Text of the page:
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201523Jul21:08

New inven­tion dri­ves poach­ing to extinction!

Infor­ma­tion
pub­lished 23 July 2015 | mod­i­fied 23 July 2015
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A 247 real-​time mon­i­tor­ing device for ani­mals threat­ened by poach­ing, includ­ing rhino, tiger and ele­phant, has been invented by a British team. Wel­comed by experts as a ground-​breaking new tech­nol­ogy and poten­tial life­line for poached species, a new non-​profit con­ser­va­tion organ­i­sa­tion, Pro­tect, is tak­ing for­ward devel­op­ment with sup­port from Humane Soci­ety International.

Rhino horn camera deviceSouth African team mem­bers work with anti-​poaching rangers (faces obscured for secu­rity rea­sons) on proof of con­cept research for the Pro­tect RAPID video cam­era com­po­nent, estab­lish­ing the best posi­tion­ing of the cam­era and a way to pain­lessly implant it into the rhino horn. (Source: Pro­tect RAPID)

Amidst fig­ures from Africa and Asia show­ing dra­matic crashes in pop­u­la­tions of rhino and ele­phant due to poach­ing, a British led team has devel­oped a new anti-​poaching device, pub­lished online on 28 April in the Jour­nal of Applied Ecol­ogy, that could dra­mat­i­cally reduce poach­ing over the next decade.

Rhino poach­ing has increased some 9,300 per­cent since 2007 in South Africa alone, where the vast land­scapes mean that even highly capa­ble anti-​poaching forces are unaware of poach­ing events until it is far too late. So, arrest and con­vic­tion rates are low, and there is lit­tle deter­rent to poachers.

The Pro­tect RAPID (Real-​time Anti Poach­ing Intel­li­gence Device) aims to solve the prob­lem by com­bin­ing a GPS satel­lite col­lar with a heart rate mon­i­tor and video cam­era. Broad­cast­ing 247 real time infor­ma­tion to a con­trol cen­tre, anti-​poaching teams can be alerted and dis­patched to poach­ing events within sec­onds of them tak­ing place.

Dr Paul O’Donoghue, chief sci­en­tific advi­sor for Pro­tect, who has worked with endan­gered black rhino pop­u­la­tions for more than 15 years explains:

Cur­rently a rhino is butchered every six hours in Africa, the issues are many, but there’s far too much money at stake to believe that leg­is­la­tion alone can make the dif­fer­ence, we had to find a way to pro­tect these ani­mals effec­tively in the field; the killing has to be stopped.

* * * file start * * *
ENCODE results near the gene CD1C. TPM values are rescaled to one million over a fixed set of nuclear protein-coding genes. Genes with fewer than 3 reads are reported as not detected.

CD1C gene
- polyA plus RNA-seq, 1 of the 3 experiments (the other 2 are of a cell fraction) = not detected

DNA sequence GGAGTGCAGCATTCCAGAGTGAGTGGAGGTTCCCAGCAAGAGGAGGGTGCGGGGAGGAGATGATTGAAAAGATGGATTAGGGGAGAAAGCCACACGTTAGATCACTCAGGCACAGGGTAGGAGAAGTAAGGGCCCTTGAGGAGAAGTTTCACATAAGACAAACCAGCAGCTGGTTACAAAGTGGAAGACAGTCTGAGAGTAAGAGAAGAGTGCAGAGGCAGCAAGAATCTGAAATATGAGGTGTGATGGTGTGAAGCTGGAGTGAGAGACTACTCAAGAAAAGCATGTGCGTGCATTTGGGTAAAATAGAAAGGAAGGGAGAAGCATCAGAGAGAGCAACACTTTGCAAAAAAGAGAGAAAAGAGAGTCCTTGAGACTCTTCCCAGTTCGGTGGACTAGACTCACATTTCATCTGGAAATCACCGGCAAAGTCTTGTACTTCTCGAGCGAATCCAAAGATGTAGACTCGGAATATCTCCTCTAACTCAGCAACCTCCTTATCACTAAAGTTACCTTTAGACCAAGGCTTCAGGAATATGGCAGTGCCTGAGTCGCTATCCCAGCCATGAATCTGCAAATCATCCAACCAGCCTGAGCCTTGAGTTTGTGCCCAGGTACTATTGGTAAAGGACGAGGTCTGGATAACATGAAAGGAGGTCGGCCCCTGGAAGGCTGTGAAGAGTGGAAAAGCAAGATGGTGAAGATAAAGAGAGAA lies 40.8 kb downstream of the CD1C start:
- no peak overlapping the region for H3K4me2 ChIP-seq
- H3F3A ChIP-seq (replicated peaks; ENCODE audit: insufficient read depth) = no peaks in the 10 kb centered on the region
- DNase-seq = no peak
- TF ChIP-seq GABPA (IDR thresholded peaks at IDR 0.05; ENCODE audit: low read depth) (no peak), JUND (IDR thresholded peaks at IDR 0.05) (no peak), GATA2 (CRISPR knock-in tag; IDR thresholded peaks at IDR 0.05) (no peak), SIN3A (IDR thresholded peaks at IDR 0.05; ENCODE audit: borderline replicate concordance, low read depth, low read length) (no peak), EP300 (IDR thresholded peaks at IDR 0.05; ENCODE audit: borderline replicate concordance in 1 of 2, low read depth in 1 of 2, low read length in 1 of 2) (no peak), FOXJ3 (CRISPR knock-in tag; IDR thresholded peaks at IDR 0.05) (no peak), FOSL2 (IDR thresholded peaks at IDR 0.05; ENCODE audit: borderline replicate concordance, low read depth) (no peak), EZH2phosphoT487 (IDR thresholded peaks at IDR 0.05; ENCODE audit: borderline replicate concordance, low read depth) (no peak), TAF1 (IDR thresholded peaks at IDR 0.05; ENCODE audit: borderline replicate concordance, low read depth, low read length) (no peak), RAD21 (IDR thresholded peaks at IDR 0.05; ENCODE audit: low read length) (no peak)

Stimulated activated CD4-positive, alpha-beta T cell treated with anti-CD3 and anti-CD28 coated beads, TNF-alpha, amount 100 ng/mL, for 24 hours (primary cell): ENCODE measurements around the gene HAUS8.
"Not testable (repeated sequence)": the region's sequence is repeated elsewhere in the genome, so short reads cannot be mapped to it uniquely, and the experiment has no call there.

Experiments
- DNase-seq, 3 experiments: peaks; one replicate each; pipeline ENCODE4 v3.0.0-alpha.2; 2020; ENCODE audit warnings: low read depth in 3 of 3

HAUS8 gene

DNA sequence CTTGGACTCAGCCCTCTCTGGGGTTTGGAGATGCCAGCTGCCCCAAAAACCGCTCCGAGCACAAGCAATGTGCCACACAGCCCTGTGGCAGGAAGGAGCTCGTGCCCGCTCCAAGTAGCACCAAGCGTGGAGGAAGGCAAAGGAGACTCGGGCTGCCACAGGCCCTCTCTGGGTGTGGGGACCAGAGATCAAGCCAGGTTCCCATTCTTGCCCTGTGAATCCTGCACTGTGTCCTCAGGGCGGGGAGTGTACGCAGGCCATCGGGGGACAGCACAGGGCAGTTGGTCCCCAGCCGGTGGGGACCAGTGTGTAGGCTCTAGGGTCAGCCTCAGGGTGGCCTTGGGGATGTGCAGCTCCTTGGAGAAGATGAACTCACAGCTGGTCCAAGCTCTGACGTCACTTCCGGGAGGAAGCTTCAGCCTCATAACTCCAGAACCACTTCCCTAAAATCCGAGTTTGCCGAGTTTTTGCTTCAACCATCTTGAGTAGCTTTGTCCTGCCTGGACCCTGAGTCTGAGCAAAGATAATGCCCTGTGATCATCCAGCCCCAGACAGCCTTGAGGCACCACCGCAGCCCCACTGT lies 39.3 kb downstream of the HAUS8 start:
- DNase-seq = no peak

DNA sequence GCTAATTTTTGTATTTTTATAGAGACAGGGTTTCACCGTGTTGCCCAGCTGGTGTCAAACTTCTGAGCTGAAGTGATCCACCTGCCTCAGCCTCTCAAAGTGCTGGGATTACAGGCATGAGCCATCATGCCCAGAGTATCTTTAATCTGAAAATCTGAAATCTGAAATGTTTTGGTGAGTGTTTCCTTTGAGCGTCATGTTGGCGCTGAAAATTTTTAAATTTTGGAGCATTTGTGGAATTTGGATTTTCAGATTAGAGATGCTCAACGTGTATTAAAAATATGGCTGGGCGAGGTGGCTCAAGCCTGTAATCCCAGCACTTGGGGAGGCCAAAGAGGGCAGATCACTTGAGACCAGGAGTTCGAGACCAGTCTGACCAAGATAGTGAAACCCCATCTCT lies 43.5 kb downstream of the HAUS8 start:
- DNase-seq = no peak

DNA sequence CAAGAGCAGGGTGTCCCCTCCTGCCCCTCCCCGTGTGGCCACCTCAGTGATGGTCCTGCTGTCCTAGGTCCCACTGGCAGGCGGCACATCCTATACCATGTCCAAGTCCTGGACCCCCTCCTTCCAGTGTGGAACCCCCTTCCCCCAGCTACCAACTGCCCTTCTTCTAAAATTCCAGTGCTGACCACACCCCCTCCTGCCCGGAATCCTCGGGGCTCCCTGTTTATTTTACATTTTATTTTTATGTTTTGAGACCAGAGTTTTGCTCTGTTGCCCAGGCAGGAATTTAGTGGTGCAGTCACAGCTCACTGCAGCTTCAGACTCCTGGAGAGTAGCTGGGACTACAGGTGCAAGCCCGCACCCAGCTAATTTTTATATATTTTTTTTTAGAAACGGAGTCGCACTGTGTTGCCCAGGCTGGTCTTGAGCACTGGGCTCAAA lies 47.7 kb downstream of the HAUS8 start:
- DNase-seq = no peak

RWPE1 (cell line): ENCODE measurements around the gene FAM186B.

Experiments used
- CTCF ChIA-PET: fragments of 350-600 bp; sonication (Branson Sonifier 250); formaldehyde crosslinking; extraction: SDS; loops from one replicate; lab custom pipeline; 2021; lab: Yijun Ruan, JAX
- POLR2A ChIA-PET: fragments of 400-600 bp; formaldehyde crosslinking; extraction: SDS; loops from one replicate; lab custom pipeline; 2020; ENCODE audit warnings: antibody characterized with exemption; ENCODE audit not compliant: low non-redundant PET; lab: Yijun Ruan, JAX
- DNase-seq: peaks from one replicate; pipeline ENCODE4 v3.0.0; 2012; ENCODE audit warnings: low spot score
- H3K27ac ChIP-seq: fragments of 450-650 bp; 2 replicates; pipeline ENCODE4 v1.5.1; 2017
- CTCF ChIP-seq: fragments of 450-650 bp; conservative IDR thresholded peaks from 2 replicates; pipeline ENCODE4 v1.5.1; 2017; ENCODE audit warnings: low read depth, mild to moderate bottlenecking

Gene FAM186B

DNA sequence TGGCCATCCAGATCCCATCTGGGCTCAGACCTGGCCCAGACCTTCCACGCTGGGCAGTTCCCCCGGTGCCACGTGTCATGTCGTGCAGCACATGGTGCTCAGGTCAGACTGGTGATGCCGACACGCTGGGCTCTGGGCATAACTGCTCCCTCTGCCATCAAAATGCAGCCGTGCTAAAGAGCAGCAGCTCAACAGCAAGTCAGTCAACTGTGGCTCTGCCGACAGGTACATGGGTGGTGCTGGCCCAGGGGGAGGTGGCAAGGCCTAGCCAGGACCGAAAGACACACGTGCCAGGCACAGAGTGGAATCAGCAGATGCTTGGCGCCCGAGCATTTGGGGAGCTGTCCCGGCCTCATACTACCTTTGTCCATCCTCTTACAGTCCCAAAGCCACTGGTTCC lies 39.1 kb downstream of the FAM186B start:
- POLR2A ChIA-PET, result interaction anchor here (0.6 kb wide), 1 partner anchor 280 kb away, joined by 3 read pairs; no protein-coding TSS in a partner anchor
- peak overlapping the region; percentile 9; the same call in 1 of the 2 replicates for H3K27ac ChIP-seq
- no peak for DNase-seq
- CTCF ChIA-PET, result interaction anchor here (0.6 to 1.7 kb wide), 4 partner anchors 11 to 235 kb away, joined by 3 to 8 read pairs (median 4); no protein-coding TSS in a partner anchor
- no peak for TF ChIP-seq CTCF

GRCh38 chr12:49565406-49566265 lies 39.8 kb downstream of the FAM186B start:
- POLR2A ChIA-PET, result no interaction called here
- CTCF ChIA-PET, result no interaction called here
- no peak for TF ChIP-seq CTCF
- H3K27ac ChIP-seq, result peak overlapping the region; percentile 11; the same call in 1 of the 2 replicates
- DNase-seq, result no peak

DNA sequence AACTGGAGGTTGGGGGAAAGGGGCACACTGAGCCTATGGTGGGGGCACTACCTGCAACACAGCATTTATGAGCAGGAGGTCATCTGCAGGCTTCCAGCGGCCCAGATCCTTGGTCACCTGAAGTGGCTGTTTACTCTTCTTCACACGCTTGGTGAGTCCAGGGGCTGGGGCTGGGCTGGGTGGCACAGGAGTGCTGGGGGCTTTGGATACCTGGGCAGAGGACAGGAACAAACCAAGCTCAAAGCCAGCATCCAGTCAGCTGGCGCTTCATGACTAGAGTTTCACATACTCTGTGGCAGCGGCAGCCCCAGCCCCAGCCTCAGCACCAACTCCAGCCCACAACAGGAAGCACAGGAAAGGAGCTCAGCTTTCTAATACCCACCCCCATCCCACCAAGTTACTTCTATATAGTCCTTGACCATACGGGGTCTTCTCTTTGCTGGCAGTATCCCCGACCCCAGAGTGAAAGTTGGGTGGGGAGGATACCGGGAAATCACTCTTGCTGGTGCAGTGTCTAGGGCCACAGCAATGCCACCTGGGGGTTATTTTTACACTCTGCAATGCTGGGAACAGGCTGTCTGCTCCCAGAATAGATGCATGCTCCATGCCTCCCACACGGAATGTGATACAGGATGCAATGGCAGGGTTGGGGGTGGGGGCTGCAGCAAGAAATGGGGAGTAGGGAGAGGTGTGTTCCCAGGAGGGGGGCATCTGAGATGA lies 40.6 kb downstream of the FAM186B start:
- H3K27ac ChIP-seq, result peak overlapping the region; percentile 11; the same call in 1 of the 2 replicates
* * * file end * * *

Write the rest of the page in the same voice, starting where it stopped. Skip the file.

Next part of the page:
With this device, the heart rate mon­i­tor trig­gers the alarm the instant a poach­ing event occurs, pin­point­ing the loca­tion within a few metres so that rangers can be on the scene via heli­copter or truck within min­utes, leav­ing poach­ers no time to har­vest the valu­able parts of an ani­mal or make good an escape. You can’t out­run a heli­copter, the Pro­tect RAPID ren­ders poach­ing a point­less exercise.”

The device already has the back­ing of lead­ing rhino vet­eri­nar­i­ans and con­ser­va­tion­ists in South Africa, includ­ing Dean Peinke, Spe­cial­ist Mam­mal Ecol­o­gist for the East­ern Cape Parks and Tourism Agency, who said: “We sim­ply don’t know where or when poach­ers might strike, to effec­tively patrol these vast land­scapes requires an army and still poach­ers could find a way through; they are well organ­ised and equipped, and they will find gaps in almost any defence because the rewards are so great.”

Pro­tect RAPID Rhino Cam Footage; anti-​poaching device field tri­als in South Africa:

(Source: Pro­tect YouTube channel)

These devices tip the bal­ance strongly in our favour, if we can iden­tify poach­ing events as they hap­pen we can respond quickly and effec­tively to appre­hend the poach­ers; it’s very excit­ing to be able to work with Pro­tect on the first field tri­als of the Pro­tect RAPID with our own South­ern black rhino population.”

Humane Soci­ety Inter­na­tional, which is work­ing with the gov­ern­ment of Viet­nam on an effec­tive edu­ca­tion and out­reach pro­gramme to reduce demand for rhino horn, has been fast to sup­port devel­op­ment of the device. Claire Bass, exec­u­tive direc­tor of HSI UK, com­ments; “Reduc­ing mar­ket demand is crit­i­cal to safe­guard wildlife long term, but it needs to be cou­pled with urgent, effec­tive action to stop the cur­rent poach­ing cri­sis. The Pro­tect RAPID could be a game changer in the increas­ingly des­per­ate fight against poach­ing, and the tech­nol­ogy has the poten­tial to be applied to other crit­i­cally endan­gered species includ­ing tigers and ele­phants. We are excited to have this oppor­tu­nity to fund the project and hope other back­ers will join us to get the tech­nol­ogy into the field as quickly as possible.”

Steve Piper, a direc­tor of Pro­tect, elab­o­rates; “Proof of con­cept research has already been com­pleted and our South African team are now prepar­ing to fine tune pro­to­types in the field, we expect to have the first rhino pro­to­types out within months and are just begin­ning devel­op­ment on ver­sions for tigers and ele­phants. We hope to have a fully func­tional con­trol cen­tre estab­lished early next year. The fig­ures make it painfully clear; there is no time to waste, the tide has to be turned and the Pro­tect RAPID can do it; the only thing head­ing for extinc­tion over the next decade is poach­ing itself.”


But still, the ones being poached will end up dead — these ani­mals are being sac­ri­ficed for the good cause: catch­ing poach­ers! [Moos]


(Source: Pro­tect press release, 20.07.2015)


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Goal: 7000 tigers in the wild

Tiger range countries map

Tiger map” (CC BY 2.5) by Sander­son et al., 2006.

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